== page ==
My wife and I bought our first home in Sidney, Montana in April of 2014. Eight years later to the month, we have now sold our first home.
Six months of it being on the market followed two years of renting it out to others. Being out-of-state homeowners and landlords was a stretch and taxed our resources in both tangible and intangible ways. Only now as that circumstance comes to an end are we beginning to realize how much.
But come to think of it, we first began considering the sale of our first home (while at the same time feeling unable to do so) over five years ago.
Having bought the house on 5th Street SW in an inflated housing market, the Bakken oilfield boom was still in full swing then. The advice we got from realtors we asked over several years was again and again to wait on selling until prices recovered, or else settle for getting significantly less than we originally paid.
Also on further reflection, I remember now how when we moved to Greeley in September of 2019 we were still overseeing renovations on our Sidney house from two states away. The kitchen and both bathrooms got new flooring and fixtures, and we replaced a few other sundry items in preparation for first renting the house out, then eventually selling it.
The requisite reliance on others to take care and do a good job was difficult, and sometimes frankly disappointing; the whole business felt simultaneously both foolish and necessary – never a fun combination, much less over an extended period of time like two-and-a-half years.
Renting our current home sight unseen based on a recent listing I found on the internet, we moved from Montana, the state with the motto Oro y Plata – Spanish for “Gold and Silver” – to Colorado, the state with the motto Nil Sine Numine – Latin for “Nothing without Providence.”
That is to say, our family saw our current abode here in Greeley for the first time in-person the day we moved in; and I would liken that experience to some combination of the feeling a child gets opening a present on Christmas morning on the one hand, and being told by the Speaker of the House that Congress is passing a major piece of legislation to find out what’s in it on the other hand.
Nevertheless, we believe the whole business was cut to fit Colorado’s state motto, being really and truly Providential. The Lord led and guided this circumstance to fulfillment according to His wisdom, goodness, faithfulness, and lovingkindness.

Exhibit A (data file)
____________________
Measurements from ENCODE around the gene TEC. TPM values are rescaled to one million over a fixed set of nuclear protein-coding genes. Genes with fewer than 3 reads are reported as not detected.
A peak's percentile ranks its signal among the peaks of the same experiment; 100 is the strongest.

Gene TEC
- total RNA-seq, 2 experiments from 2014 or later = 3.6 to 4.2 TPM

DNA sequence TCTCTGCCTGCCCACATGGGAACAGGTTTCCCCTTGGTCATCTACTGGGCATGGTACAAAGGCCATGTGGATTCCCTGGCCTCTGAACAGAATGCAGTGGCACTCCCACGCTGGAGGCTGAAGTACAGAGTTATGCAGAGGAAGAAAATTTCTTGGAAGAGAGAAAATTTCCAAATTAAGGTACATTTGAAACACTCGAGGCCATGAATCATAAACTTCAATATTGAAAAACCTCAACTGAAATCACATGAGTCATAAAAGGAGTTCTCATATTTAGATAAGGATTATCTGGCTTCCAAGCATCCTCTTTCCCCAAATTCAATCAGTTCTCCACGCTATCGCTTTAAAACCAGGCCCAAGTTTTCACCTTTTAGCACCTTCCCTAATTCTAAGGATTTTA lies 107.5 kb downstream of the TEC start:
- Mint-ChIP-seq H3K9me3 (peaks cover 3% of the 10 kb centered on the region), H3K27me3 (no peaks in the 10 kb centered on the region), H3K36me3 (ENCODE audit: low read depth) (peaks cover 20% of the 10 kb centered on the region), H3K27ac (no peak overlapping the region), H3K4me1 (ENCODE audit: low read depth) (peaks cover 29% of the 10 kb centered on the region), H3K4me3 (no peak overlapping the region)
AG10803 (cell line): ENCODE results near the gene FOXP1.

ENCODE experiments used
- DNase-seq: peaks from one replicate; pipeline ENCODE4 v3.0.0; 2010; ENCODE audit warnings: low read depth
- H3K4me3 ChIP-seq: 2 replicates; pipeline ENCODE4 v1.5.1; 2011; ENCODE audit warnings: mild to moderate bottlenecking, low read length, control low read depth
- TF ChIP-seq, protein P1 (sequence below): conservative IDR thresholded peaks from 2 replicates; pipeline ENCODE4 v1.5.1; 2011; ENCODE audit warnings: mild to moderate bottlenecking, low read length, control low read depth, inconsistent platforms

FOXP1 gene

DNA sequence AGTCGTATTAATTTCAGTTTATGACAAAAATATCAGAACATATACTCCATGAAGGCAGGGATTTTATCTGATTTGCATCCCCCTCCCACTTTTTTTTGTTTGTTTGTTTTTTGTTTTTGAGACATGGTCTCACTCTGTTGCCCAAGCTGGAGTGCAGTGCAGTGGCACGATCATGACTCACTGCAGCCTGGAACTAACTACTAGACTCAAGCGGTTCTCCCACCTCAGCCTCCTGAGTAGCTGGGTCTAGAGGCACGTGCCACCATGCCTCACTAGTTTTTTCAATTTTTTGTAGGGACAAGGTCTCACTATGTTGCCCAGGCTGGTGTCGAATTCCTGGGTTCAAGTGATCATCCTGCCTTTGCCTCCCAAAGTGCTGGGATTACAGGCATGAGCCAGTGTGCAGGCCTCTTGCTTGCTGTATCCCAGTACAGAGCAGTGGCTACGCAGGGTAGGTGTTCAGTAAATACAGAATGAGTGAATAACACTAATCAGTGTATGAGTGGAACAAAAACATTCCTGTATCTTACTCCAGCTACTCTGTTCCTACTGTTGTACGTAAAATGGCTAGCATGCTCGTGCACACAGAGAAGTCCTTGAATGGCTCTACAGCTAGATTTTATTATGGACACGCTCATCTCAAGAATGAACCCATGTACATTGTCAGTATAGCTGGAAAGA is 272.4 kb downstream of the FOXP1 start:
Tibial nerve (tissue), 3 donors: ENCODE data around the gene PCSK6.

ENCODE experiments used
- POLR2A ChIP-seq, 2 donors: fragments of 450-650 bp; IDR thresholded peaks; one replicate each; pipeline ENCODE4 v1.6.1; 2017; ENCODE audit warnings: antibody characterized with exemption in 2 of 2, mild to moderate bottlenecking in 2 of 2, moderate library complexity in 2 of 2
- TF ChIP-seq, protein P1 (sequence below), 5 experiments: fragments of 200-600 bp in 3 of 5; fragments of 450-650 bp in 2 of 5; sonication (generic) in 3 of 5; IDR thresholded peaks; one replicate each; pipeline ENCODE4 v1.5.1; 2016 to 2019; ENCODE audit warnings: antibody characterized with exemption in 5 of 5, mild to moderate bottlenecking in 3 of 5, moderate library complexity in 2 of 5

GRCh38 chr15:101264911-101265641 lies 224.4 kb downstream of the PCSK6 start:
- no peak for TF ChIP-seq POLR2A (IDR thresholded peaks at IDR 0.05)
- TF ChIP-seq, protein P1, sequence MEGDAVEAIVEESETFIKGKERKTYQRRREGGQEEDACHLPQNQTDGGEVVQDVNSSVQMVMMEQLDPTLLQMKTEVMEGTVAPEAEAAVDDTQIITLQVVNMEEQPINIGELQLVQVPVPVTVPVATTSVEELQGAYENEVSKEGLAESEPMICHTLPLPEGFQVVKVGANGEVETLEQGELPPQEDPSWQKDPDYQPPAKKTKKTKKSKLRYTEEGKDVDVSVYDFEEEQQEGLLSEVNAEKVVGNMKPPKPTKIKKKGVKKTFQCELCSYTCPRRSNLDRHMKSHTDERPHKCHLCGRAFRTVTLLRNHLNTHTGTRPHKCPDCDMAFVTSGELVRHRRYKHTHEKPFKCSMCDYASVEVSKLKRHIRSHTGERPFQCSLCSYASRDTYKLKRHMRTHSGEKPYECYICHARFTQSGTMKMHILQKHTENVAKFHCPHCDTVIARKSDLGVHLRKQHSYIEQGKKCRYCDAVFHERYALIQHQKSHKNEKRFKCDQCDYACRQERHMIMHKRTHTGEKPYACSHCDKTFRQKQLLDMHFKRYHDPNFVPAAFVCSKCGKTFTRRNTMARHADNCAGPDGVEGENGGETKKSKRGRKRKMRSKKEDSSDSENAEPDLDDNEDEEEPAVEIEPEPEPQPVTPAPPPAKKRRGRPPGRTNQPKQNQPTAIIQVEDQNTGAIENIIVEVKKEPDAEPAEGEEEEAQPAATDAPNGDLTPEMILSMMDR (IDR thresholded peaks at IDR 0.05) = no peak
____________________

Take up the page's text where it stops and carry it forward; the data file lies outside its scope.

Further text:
This is not to say that the timing of all key points related to buying, renting, and selling our homes has always been met by us with the utmost enthusiasm or cheer – or even a sense of well-being, for that matter. Nevertheless, we have to give both credit and thanks to the Lord for our prayers He answered and all necessary provision having been faithfully supplied in His perfect timing. How could we have ever doubted that He would faithfully provide where we endeavored to follow His leading and direction?
Even now as we celebrate the bittersweet reality of selling our first home, we know our hopes and intentions to be more choosy this time around as we see the last chapter closing and a new one beginning.
Yet whatever comes to pass next, the wisest and safest course must always surely be some continuation of the theme of all our family life to-date, trusting that God’s timing and provision is all-sufficient and the only state of being which can expect blessing.
That is to say that we remain committed to saying “If the Lord wills, we will live and do this or that.” And we hope and pray that it is the Lord’s will that we buy our second home here in Colorado in the coming months – at a fair price, in a good location, and of an appropriate size and layout for our large and energetic family. Only once we do will I feel that we are really, truly, and fully here.
Yet even so and already now, with the sale of our home in Montana, I begin to feel it, in some sense for the first time most truly after two-and-a-half years of divided attention, that we have been in transition so long as we had to keep one eye and ear on Montana. Now we do not have to divide our attention anymore, and that is a mercy.
In any event, all such details considered and more besides, I conclude that it was good that the Lord brought us to Montana from Ohio in 2012, and from Montana to Colorado in 2019. Yet I say with the utmost enthusiasm that we are glad to finally feel as though the time has come for us to be here in Colorado for however long it pleases our Maker that we tarry here.
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